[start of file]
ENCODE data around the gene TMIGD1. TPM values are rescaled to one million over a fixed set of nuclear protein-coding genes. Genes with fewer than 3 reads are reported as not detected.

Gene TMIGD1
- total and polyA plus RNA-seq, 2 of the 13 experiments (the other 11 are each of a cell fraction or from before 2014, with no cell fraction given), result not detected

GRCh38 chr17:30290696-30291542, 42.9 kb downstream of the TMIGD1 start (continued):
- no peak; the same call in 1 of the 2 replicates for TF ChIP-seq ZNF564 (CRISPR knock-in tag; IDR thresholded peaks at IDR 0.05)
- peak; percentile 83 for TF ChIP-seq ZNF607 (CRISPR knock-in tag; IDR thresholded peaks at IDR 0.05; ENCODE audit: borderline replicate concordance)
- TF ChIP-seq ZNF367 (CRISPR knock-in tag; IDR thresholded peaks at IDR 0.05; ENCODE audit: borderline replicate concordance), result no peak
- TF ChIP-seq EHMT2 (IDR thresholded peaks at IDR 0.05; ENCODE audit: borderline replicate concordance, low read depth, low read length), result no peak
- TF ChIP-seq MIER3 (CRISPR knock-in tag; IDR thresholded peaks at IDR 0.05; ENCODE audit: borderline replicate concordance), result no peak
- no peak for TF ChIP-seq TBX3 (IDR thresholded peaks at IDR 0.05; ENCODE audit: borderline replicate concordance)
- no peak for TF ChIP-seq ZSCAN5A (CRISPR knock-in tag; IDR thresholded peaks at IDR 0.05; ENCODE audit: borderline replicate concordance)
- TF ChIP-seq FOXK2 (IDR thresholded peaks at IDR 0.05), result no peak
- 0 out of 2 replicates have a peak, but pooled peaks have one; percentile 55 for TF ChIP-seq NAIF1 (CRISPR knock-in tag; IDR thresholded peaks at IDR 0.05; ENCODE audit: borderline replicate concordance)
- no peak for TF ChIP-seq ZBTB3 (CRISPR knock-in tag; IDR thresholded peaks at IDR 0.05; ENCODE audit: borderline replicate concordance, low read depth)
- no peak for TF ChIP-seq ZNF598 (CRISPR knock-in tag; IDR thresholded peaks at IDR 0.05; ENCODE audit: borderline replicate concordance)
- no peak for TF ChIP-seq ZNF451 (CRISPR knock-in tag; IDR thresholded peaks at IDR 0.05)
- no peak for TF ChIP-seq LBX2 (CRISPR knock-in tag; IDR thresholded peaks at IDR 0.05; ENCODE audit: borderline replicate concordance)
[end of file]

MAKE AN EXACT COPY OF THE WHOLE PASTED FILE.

ENCODE data around the gene TMIGD1. TPM values are rescaled to one million over a fixed set of nuclear protein-coding genes. Genes with fewer than 3 reads are reported as not detected.

Gene TMIGD1
- total and polyA plus RNA-seq, 2 of the 13 experiments (the other 11 are each of a cell fraction or from before 2014, with no cell fraction given), result not detected

GRCh38 chr17:30290696-30291542, 42.9 kb downstream of the TMIGD1 start (continued):
- no peak; the same call in 1 of the 2 replicates for TF ChIP-seq ZNF564 (CRISPR knock-in tag; IDR thresholded peaks at IDR 0.05)
- peak; percentile 83 for TF ChIP-seq ZNF607 (CRISPR knock-in tag; IDR thresholded peaks at IDR 0.05; ENCODE audit: borderline replicate concordance)
- TF ChIP-seq ZNF367 (CRISPR knock-in tag; IDR thresholded peaks at IDR 0.05; ENCODE audit: borderline replicate concordance), result no peak
- TF ChIP-seq EHMT2 (IDR thresholded peaks at IDR 0.05; ENCODE audit: borderline replicate concordance, low read depth, low read length), result no peak
- TF ChIP-seq MIER3 (CRISPR knock-in tag; IDR thresholded peaks at IDR 0.05; ENCODE audit: borderline replicate concordance), result no peak
- no peak for TF ChIP-seq TBX3 (IDR thresholded peaks at IDR 0.05; ENCODE audit: borderline replicate concordance)
- no peak for TF ChIP-seq ZSCAN5A (CRISPR knock-in tag; IDR thresholded peaks at IDR 0.05; ENCODE audit: borderline replicate concordance)
- TF ChIP-seq FOXK2 (IDR thresholded peaks at IDR 0.05), result no peak
- 0 out of 2 replicates have a peak, but pooled peaks have one; percentile 55 for TF ChIP-seq NAIF1 (CRISPR knock-in tag; IDR thresholded peaks at IDR 0.05; ENCODE audit: borderline replicate concordance)
- no peak for TF ChIP-seq ZBTB3 (CRISPR knock-in tag; IDR thresholded peaks at IDR 0.05; ENCODE audit: borderline replicate concordance, low read depth)
- no peak for TF ChIP-seq ZNF598 (CRISPR knock-in tag; IDR thresholded peaks at IDR 0.05; ENCODE audit: borderline replicate concordance)
- no peak for TF ChIP-seq ZNF451 (CRISPR knock-in tag; IDR thresholded peaks at IDR 0.05)
- no peak for TF ChIP-seq LBX2 (CRISPR knock-in tag; IDR thresholded peaks at IDR 0.05; ENCODE audit: borderline replicate concordance)